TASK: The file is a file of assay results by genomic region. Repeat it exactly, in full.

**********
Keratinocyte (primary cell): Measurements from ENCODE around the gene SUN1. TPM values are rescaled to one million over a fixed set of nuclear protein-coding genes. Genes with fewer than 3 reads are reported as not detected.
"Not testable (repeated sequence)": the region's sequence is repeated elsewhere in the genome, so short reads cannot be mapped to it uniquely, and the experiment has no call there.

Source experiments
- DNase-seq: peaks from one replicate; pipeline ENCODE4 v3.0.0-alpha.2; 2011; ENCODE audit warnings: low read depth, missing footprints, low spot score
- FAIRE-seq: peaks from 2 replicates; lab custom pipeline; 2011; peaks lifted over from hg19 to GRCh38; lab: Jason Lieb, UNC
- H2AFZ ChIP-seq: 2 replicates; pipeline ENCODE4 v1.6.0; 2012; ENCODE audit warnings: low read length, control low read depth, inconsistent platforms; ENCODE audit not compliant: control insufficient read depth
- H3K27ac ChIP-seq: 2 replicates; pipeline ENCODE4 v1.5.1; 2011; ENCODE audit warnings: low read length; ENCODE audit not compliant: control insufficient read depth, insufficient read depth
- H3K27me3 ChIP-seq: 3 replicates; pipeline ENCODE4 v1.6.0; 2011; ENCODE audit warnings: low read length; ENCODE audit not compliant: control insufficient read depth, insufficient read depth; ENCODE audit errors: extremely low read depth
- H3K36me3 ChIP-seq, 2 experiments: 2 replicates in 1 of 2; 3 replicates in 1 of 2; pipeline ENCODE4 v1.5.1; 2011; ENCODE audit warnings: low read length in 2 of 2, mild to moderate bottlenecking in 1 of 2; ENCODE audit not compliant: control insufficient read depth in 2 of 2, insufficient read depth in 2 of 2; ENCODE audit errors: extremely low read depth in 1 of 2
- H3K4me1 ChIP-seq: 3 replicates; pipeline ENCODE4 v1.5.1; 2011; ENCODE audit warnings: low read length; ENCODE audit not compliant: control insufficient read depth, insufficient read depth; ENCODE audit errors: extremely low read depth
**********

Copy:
Keratinocyte (primary cell): Measurements from ENCODE around the gene SUN1. TPM values are rescaled to one million over a fixed set of nuclear protein-coding genes. Genes with fewer than 3 reads are reported as not detected.
"Not testable (repeated sequence)": the region's sequence is repeated elsewhere in the genome, so short reads cannot be mapped to it uniquely, and the experiment has no call there.

Source experiments
- DNase-seq: peaks from one replicate; pipeline ENCODE4 v3.0.0-alpha.2; 2011; ENCODE audit warnings: low read depth, missing footprints, low spot score
- FAIRE-seq: peaks from 2 replicates; lab custom pipeline; 2011; peaks lifted over from hg19 to GRCh38; lab: Jason Lieb, UNC
- H2AFZ ChIP-seq: 2 replicates; pipeline ENCODE4 v1.6.0; 2012; ENCODE audit warnings: low read length, control low read depth, inconsistent platforms; ENCODE audit not compliant: control insufficient read depth
- H3K27ac ChIP-seq: 2 replicates; pipeline ENCODE4 v1.5.1; 2011; ENCODE audit warnings: low read length; ENCODE audit not compliant: control insufficient read depth, insufficient read depth
- H3K27me3 ChIP-seq: 3 replicates; pipeline ENCODE4 v1.6.0; 2011; ENCODE audit warnings: low read length; ENCODE audit not compliant: control insufficient read depth, insufficient read depth; ENCODE audit errors: extremely low read depth
- H3K36me3 ChIP-seq, 2 experiments: 2 replicates in 1 of 2; 3 replicates in 1 of 2; pipeline ENCODE4 v1.5.1; 2011; ENCODE audit warnings: low read length in 2 of 2, mild to moderate bottlenecking in 1 of 2; ENCODE audit not compliant: control insufficient read depth in 2 of 2, insufficient read depth in 2 of 2; ENCODE audit errors: extremely low read depth in 1 of 2
- H3K4me1 ChIP-seq: 3 replicates; pipeline ENCODE4 v1.5.1; 2011; ENCODE audit warnings: low read length; ENCODE audit not compliant: control insufficient read depth, insufficient read depth; ENCODE audit errors: extremely low read depth